Substance requirements in the Netherlands – beware of missing out!

| NL Law

| Reading time: 3 minutes
Substance requirements

Dutch Substance requirements are increasingly important to consider when doing business in the Netherlands. Failing to meet these requirements could mean missing out on valuable Dutch tax benefits and facing potential fines. Let us guide you through the steps to ensure compliance and the nuances of Dutch substance requirements.

Understanding Substance Requirements – An Introduction

While substance requirements aren’t explicitly outlined in legal texts, their significance in politics and policy memos cannot be overstated. Substance requirements are requirements that have to be met to be able to use Dutch tax benefits. These requirements exist for tax purposes. They play a key role in attributing functions to entities and subsequently in attributing profits to entities. Substance requirements can be used to determine tax residency or identify the beneficial owner. They can also be used for transfer pricing purposes.

Goal of the substance requirements

Ever since the OECD came out with the BEPS action plan, tax avoidance and tax evasion are in the crosshairs of governments all around the world.  Substance requirements are especially critical when incorporating an entity in the Netherlands, particularly one providing financial services. The Dutch Tax Authorities (belastingdienst) leverage these requirements to assess tax rulings and establish a framework for anti-avoidance provisions. Fulfilling substance requirements signals that the structure isn’t primarily for tax avoidance, potentially leading to awarded fiscal benefits.

Decoding substance requirements – what are they?

In the Netherlands, the following substance requirements serce as criteria to determine whether an entity has sufficient functions. They are not legally binding requirements.

1. Statutory board

  • At least half of the statutory board members with decision-making powers must reside in the Netherlands.Members of the supervisory board are not taken into account.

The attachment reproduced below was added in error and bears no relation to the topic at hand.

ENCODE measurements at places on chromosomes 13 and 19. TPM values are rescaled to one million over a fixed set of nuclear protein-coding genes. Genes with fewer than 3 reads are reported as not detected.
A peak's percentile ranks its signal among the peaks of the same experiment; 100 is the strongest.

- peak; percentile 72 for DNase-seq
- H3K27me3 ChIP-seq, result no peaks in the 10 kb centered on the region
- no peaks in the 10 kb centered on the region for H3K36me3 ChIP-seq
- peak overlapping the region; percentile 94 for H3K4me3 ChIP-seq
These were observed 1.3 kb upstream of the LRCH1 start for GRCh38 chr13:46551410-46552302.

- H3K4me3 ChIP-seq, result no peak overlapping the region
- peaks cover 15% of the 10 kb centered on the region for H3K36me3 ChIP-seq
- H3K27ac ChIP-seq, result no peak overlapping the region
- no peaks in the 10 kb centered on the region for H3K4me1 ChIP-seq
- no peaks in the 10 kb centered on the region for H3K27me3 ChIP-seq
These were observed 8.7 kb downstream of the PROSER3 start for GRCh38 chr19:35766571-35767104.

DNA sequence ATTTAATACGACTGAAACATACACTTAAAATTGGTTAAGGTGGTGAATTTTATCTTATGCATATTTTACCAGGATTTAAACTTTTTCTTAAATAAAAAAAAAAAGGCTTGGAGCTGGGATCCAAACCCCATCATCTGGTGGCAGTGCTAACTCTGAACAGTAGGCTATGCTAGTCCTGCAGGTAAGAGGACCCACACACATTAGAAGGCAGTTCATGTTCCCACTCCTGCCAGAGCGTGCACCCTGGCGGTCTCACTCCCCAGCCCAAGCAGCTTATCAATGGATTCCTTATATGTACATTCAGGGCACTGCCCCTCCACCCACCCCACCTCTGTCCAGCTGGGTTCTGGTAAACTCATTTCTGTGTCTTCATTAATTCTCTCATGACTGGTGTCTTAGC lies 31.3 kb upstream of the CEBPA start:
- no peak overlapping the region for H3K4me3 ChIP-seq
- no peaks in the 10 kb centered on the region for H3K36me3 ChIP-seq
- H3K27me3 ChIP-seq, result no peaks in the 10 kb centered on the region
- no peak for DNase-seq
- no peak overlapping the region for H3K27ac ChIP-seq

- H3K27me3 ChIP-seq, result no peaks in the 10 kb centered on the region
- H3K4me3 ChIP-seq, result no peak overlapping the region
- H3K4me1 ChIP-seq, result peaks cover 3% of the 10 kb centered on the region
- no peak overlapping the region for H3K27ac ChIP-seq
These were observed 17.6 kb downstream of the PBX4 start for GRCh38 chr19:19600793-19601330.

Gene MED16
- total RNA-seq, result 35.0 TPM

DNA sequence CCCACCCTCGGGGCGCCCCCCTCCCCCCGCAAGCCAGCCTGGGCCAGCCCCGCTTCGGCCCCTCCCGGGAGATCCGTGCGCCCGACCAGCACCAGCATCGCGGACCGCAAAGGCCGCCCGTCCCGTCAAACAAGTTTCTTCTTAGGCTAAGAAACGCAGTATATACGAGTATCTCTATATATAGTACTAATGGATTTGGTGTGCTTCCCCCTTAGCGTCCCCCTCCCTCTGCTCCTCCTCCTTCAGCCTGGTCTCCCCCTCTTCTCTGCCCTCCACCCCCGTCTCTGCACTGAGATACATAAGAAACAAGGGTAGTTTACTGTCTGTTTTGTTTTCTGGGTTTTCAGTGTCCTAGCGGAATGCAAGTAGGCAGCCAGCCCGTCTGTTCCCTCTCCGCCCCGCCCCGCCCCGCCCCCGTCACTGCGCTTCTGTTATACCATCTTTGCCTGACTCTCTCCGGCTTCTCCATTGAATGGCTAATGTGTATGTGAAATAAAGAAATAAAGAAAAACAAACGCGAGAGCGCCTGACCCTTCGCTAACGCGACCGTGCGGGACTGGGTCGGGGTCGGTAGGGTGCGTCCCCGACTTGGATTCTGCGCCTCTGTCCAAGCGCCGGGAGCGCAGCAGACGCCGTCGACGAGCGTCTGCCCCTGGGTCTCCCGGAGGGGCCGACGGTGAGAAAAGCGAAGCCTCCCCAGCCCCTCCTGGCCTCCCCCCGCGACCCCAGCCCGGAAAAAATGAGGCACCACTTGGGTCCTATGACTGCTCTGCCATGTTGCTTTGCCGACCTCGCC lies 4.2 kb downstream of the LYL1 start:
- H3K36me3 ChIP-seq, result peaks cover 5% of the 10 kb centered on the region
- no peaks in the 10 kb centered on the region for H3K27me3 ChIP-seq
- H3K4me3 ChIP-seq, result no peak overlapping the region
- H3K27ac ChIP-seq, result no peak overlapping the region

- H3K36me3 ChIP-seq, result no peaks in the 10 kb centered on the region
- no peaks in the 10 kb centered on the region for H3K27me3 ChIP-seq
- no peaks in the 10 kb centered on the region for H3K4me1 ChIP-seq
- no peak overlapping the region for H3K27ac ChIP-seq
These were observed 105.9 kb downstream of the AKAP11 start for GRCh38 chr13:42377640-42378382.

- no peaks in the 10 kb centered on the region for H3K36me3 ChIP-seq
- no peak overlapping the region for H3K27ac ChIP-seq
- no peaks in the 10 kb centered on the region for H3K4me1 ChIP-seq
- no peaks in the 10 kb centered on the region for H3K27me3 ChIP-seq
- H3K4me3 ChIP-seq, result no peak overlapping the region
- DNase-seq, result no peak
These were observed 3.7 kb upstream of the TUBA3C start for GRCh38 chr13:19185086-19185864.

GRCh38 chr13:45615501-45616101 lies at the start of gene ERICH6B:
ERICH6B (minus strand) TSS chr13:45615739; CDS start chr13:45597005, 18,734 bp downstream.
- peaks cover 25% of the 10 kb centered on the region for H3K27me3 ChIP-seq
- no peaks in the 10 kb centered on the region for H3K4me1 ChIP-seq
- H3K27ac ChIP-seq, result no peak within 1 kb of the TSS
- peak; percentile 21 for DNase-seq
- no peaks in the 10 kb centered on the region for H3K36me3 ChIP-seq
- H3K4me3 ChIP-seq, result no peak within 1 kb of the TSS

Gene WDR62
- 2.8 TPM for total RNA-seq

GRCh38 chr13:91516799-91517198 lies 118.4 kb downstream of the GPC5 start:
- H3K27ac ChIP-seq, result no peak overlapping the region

• Dutch resident board members must have equal decision-making powers to non-resident members.
  • These members should possess sufficient knowledge and capacity to make decisions on transactions and manage their completion.
  • At least half of the statutory board members with decision-making powers must reside in the Netherlands.
  • These Dutch resident board members
    • must at least have equal decision-making powers to the non-resident board members;
    • have sufficient knowledge and capacity to perform their tasks, which at least includes making decisions on transactions and managing the completion of transactions carried out by the entity.

2. Qualified staff

  • The entity has qualified staff to manage and register the transactions in the Netherlands.
    • This qualified staff may be hired, for example, from a trust company.

3. Management decisions

  • The management of the entity is required to make decisions physically in the Netherlands during board meetings.
  • Key management and commercial decisions vital for the entity’s business should be substantively made during these board meetings.
  • Board meetings must not merely serve as a formality for approving decisions made outside the Netherlands.
  • Board meetings are not permitted to take place in another jurisdiction or be conducted electronically outside the Netherlands, whether through Skype, video conferencing, or phone calls.
  • Board meetings should not be mere rubber-stamping of decisions made outside the Netherlands

4. Bank accounts

  • The most important bank accounts must be held in the Netherlands, granting decision-making power to the entity.
  • The entity must have the entitlement to these account, which account may be with a non-resident bank.

5. Bookkeeping

  • The bookkeeping of the entity should be done and kept in the Netherlands.

6. Office space

  • The entity should have an office space in the Netherlands, properly equipped  and used for at least 24 months.
  • The entity has appropriate equity with regard to the risks run relating to its activities.

7. Salary

  • The entity must incur salary expenses of at least € 100,000.00 annually.
  • These expenses are for its activities related to its stake in the Dutch entity,
  • This amount needs to be multiplied by the country of residence factor of the other entity involved.

Wrapping up about substance requirements

In conclusion, understanding and adhering to Dutch substance requirements are paramount for businesses operating in the Netherlands. Compliance with these criteria is not just about accessing valuable tax benefits but also prevents potential fines. Delving into the intricacies, we highlighted the essential criteria, emphasizing the significant role of Dutch resident board members and their decision-making powers.

Understanding these requirements can be quite confusing. Especially since these are not hard requirements, but rather criteria to test whether an entity should have access to various fiscal benefits. LexQuire’s specialists are ready to assist, ensuring you comprehend how substance requirements impact your business. Contact us for personalized guidance, and let’s secure your path to optimal tax benefits together.

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